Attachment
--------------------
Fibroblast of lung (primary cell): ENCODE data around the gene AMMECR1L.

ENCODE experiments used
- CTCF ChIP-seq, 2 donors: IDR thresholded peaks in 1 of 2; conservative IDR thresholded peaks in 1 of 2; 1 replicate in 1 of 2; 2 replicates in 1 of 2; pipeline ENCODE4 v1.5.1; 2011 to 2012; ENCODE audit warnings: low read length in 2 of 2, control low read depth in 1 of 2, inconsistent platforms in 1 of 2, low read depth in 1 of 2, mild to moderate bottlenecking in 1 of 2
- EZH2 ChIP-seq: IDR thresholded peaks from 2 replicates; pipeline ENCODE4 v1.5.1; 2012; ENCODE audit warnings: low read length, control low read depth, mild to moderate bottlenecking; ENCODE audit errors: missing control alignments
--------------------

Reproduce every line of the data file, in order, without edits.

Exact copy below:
Fibroblast of lung (primary cell): ENCODE data around the gene AMMECR1L.

ENCODE experiments used
- CTCF ChIP-seq, 2 donors: IDR thresholded peaks in 1 of 2; conservative IDR thresholded peaks in 1 of 2; 1 replicate in 1 of 2; 2 replicates in 1 of 2; pipeline ENCODE4 v1.5.1; 2011 to 2012; ENCODE audit warnings: low read length in 2 of 2, control low read depth in 1 of 2, inconsistent platforms in 1 of 2, low read depth in 1 of 2, mild to moderate bottlenecking in 1 of 2
- EZH2 ChIP-seq: IDR thresholded peaks from 2 replicates; pipeline ENCODE4 v1.5.1; 2012; ENCODE audit warnings: low read length, control low read depth, mild to moderate bottlenecking; ENCODE audit errors: missing control alignments